Wednesday, April 3, 2019

Interview with Award-Winning YA Author Wendelin Gray

The Haunting at Ice Pine Peak

1. What inspired you to write this book?

I always wanted to write a more traditional gothic ghost story since I was thirteen years old and saw a contest for that type of story in the mall bookstore, but I only got to do it in 2015. Starting off with the setting of a traditional Chinese mountaintop temple, I wasn't sure at first what genre I wanted to work in but eventually decided to do this ghost story. The first order of business was to figure out who lived in the temple and why they were dead. Traditionally, the people living in this setting would be male Buddhist monks, and there's certainly a lot of representation of them in East Asian literary history and media, so I wanted to put some thought into who else could live there. (I started thinking about this story in 2013.) Then in 2014 I noticed some headlines in the news about ISIS attacking churches and the Yazidis in the Middle East and about the recent capture of the female assassin who killed a group of Catholic nuns in Liberia under Charles Taylor back in the 90s. Both of those news stories gave me some place to start exploring the problems of isolated, vulnerable religious groups in world history, particularly women's groups. I ultimately decided to create a fictional world with a fictional religious community of young women, sort of like a religious finishing school, where a conflict among the acolytes led to this historical massacre that my main heroine tries to unravel in the novel's present day.

Of course, the novel was also very much inspired by East Asian regional history and language, which I've studied intensively for 20 years. The early Vicki Zhao Wei TV series "Princess Returning Pearl/Huan Zhu Ge Ge" definitely gave me ideas about how I wanted to write my group of main characters, and the now defunct local pan-Asian film festival I worked for for a dozen years provided some of the cultural range of my work since the festival's content covered mostly the traditional Silk Road region, which I wanted to use in my stories as a support to the organization's mission. I also looked back at Victorian-era literary horror stories, both classics and lesser known stories such as "The Jewel of the Seven Stars," which inspired me to use some Indian archaeological sites as inspiration for the culture of the province near my mountain temple in the novel as well as some of those traditional horror tropes for my villain, the murderer. This allowed me to feature the spectacular stepwells from India that were discovered not all that long ago. I'm specifically targeting the old "Egypt Gothic" from 19th century British literature by replacing it somewhat with traditional Indian cultural markers.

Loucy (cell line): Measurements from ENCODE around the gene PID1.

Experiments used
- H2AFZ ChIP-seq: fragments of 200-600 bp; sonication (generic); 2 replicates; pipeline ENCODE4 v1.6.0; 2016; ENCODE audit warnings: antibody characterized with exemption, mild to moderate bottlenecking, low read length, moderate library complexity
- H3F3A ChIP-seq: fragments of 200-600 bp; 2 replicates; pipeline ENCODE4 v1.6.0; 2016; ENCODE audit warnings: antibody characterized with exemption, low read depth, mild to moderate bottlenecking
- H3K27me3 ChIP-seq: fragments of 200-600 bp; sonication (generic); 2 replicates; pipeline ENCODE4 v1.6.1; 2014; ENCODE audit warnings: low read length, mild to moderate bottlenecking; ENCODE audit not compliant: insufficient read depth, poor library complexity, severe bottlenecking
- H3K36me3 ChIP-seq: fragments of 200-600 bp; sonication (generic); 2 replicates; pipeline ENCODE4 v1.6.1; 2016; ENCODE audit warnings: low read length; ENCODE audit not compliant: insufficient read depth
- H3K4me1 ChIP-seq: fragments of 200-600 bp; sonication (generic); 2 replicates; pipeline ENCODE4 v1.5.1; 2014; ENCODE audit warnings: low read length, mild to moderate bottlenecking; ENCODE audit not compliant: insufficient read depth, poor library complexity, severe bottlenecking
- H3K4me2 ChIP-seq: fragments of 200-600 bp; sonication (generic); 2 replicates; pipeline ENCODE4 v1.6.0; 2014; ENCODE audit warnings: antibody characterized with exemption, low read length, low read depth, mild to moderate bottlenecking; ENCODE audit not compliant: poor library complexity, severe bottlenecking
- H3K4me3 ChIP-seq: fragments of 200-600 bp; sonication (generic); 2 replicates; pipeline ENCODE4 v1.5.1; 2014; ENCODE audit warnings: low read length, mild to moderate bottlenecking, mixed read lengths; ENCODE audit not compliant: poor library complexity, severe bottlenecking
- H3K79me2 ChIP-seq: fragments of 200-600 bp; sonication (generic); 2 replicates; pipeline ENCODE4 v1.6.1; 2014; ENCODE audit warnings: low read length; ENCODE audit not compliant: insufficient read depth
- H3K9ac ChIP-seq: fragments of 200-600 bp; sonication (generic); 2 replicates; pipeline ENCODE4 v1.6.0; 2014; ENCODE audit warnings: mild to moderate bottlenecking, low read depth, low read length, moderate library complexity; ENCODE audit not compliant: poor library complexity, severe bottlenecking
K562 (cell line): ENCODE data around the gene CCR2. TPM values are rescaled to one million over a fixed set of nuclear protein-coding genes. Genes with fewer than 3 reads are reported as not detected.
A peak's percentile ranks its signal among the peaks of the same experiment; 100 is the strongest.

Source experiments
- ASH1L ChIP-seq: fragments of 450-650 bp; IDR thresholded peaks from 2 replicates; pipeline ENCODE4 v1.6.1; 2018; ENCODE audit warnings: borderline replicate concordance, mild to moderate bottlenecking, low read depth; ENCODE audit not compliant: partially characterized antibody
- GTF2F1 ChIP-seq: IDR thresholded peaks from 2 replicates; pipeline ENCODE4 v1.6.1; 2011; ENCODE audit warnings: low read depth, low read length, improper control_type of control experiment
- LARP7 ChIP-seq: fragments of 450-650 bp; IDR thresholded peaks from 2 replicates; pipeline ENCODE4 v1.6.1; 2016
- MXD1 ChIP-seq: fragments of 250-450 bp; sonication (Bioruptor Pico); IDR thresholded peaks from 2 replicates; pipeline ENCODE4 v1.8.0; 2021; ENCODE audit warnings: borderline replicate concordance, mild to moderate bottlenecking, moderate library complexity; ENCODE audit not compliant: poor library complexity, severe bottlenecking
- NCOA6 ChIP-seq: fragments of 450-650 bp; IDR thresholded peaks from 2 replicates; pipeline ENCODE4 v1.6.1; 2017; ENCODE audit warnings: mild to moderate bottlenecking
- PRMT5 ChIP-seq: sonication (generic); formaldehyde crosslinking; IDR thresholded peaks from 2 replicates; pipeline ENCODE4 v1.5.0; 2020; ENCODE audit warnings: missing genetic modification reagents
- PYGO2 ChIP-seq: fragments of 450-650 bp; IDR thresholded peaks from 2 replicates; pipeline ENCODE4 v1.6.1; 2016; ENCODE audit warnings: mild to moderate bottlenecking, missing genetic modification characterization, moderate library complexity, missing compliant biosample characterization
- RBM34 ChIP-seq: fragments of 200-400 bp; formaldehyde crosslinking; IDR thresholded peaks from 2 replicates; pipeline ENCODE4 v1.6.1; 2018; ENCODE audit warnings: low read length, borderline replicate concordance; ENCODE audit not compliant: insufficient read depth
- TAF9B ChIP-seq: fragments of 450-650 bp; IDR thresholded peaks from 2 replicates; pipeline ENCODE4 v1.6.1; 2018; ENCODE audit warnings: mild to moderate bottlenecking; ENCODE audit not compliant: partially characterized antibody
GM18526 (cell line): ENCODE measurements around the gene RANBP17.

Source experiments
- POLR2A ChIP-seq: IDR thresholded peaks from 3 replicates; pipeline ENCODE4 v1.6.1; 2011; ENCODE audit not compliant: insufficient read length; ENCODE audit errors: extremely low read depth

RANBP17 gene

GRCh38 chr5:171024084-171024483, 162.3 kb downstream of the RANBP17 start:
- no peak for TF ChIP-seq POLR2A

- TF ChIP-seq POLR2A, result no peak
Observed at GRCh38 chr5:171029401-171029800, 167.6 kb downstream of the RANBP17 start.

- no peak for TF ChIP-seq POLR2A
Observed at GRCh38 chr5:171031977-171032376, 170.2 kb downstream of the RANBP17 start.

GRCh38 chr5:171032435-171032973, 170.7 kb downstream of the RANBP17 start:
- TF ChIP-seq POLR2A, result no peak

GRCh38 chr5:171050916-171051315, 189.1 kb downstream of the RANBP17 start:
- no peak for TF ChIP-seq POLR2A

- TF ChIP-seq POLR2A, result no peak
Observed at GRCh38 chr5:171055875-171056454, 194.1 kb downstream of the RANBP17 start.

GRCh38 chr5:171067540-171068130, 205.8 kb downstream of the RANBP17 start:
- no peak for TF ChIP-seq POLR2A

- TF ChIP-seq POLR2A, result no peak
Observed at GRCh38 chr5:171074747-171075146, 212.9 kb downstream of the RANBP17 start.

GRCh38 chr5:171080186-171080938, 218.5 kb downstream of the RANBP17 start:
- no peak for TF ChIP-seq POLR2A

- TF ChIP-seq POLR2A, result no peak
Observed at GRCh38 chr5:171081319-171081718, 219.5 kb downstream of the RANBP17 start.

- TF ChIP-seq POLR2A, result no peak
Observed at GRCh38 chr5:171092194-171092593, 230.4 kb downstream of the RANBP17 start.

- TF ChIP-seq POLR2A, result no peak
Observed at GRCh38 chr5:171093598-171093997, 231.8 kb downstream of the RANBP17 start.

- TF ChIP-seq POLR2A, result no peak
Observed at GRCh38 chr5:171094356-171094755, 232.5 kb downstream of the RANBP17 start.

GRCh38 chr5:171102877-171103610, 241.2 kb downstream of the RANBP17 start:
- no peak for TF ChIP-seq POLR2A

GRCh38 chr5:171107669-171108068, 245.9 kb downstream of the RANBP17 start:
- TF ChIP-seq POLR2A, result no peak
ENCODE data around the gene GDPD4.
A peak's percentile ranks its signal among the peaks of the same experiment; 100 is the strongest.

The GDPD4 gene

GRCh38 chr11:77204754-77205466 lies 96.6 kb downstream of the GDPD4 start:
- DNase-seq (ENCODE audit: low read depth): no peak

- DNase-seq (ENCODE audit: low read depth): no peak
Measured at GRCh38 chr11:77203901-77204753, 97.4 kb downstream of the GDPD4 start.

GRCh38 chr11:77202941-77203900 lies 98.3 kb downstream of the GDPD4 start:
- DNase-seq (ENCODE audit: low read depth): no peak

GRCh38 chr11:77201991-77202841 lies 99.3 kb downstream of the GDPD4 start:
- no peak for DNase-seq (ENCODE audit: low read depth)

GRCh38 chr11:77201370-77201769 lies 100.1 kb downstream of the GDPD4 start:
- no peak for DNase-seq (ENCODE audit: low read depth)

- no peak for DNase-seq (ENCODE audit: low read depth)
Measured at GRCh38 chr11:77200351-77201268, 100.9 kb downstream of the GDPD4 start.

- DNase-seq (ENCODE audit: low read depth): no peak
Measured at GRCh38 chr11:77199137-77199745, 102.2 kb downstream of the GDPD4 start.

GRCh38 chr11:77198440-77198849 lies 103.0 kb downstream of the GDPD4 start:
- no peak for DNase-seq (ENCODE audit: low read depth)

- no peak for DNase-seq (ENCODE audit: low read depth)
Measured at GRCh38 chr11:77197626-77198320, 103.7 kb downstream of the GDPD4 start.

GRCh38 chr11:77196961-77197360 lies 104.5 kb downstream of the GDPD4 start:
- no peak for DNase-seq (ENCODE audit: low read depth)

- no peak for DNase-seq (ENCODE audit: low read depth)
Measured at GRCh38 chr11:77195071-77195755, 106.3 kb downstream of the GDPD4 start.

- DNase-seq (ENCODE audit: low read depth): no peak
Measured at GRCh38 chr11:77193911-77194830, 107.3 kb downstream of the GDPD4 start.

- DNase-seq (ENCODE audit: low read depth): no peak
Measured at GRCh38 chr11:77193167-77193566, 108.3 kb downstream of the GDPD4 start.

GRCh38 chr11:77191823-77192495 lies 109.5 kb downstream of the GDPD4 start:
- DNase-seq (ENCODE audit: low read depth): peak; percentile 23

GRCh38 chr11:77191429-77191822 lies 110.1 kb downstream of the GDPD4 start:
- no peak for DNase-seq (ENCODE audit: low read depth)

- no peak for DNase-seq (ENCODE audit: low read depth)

2. Who should read it — and why?

Although this novel has two awards for YA and Tweens, one traditional and one non-traditional, I actually write my stories for other adults. However, because I write stories a reader wouldn't feel embarrassed to read with their grandmother or that the whole family can enjoy together, they're not excessively graphic in spite of my very dark themes. I think that's why my customers have been looking at them as good fodder for the precocious young readers in their families, much younger than I had anticipated, which is fine. I liked to read stuff like that, too, at those ages. It should appeal to anyone who likes ghosts, monsters, mystery, historical fiction and even romance, as well as to readers who want something to enjoy together with their older kids around Halloween. Readers interested in foreign cultures or who have international families also find it interesting. I've also had some local readers tell me that, although they didn't typically like to read horror, they really liked this book. 

3. How is it better or different from others in its genre?

My main perception of my novel and how it fits in the genre is actually kind of strange. I'm not really sure that it does fit in the horror genre any more after I started marketing it, and I actually was pleased that it won for the fiction category for Moonbeam rather than horror after the fact. I've noticed that the horror genre seems to encompass such a wide variety of topics that it doesn't even seem like it's a singular genre at all.  I saw the list of nominees for another book award I was up for, and looking over the titles and descriptions, I was really struck by the fact that my novel seemed almost quaint in comparison. I felt it was really out of place in the category at that moment, though as far as I knew it was horror. However, I did write it to be more of a throwback to another era, and I wrote the type of story I wanted to read, and it just doesn't happen to sound like these other books.